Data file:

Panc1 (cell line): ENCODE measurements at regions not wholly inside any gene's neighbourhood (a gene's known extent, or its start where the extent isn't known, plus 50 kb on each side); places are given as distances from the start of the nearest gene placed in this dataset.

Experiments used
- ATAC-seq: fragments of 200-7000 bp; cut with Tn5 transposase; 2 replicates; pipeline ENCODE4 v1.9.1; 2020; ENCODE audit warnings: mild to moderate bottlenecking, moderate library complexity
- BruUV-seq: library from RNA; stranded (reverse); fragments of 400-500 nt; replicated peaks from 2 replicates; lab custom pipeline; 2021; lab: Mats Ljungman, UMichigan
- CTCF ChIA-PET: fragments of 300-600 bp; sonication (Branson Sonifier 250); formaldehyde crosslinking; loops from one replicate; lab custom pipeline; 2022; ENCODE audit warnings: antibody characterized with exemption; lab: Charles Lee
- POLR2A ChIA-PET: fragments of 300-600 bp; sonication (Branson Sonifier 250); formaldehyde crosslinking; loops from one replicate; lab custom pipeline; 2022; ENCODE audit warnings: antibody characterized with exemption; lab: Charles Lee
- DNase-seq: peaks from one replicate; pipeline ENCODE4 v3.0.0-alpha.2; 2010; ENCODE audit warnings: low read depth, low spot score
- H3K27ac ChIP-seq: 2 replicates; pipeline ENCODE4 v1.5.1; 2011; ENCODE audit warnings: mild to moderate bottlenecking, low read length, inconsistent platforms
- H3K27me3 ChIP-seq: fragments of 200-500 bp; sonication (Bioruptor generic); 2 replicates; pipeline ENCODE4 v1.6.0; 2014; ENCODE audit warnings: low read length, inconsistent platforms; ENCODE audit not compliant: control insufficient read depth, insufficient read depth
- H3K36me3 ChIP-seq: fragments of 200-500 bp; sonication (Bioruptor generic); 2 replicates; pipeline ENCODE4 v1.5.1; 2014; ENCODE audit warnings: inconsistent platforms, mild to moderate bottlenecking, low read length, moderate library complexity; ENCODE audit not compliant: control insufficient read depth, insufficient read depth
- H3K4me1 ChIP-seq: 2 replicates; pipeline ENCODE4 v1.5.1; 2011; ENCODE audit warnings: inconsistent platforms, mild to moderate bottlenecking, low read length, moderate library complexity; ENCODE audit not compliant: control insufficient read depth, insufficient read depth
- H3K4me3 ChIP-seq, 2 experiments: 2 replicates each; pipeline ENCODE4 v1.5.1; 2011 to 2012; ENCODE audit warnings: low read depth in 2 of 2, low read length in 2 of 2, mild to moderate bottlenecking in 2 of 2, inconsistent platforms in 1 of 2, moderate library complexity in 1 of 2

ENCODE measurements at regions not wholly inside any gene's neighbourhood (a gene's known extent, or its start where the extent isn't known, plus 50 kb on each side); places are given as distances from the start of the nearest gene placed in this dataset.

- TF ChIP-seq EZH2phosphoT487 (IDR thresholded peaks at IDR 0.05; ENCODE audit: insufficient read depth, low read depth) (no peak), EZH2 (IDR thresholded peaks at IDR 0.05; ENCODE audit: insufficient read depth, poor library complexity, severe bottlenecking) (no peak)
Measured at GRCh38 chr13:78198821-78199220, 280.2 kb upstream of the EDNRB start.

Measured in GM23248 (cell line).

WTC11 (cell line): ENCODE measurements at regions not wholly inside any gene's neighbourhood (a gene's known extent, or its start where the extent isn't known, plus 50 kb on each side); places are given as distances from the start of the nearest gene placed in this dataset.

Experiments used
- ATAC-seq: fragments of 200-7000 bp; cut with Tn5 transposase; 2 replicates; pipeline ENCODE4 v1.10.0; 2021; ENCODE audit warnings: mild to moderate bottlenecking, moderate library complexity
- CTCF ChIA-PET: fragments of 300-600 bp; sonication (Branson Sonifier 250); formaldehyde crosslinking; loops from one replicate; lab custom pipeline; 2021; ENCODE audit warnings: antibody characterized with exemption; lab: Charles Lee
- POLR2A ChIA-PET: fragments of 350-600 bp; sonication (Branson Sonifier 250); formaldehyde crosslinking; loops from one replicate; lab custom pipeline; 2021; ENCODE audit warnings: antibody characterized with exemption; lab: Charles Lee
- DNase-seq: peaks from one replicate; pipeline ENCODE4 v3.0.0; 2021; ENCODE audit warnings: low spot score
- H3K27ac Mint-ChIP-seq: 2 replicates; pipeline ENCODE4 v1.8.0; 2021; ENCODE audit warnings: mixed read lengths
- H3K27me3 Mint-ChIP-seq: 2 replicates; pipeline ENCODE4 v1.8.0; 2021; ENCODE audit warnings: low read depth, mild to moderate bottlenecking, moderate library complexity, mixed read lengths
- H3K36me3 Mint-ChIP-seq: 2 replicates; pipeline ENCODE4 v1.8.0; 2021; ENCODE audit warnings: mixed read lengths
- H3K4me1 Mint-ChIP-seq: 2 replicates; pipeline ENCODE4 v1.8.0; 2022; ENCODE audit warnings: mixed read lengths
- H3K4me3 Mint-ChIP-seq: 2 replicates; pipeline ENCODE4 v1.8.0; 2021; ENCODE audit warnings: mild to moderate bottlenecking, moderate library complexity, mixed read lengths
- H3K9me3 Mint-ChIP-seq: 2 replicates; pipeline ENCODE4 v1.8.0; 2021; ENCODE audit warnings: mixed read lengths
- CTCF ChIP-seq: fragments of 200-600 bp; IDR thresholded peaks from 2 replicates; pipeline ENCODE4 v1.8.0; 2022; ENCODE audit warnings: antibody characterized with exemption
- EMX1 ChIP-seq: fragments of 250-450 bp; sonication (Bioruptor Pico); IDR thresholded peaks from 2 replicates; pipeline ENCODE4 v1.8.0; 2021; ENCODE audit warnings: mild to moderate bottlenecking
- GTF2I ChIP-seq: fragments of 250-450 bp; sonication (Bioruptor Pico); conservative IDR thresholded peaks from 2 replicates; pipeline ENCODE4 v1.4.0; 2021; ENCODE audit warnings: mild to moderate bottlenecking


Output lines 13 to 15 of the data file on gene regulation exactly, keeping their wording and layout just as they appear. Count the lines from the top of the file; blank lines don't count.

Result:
ENCODE measurements at regions not wholly inside any gene's neighbourhood (a gene's known extent, or its start where the extent isn't known, plus 50 kb on each side); places are given as distances from the start of the nearest gene placed in this dataset.

- TF ChIP-seq EZH2phosphoT487 (IDR thresholded peaks at IDR 0.05; ENCODE audit: insufficient read depth, low read depth) (no peak), EZH2 (IDR thresholded peaks at IDR 0.05; ENCODE audit: insufficient read depth, poor library complexity, severe bottlenecking) (no peak)
Measured at GRCh38 chr13:78198821-78199220, 280.2 kb upstream of the EDNRB start.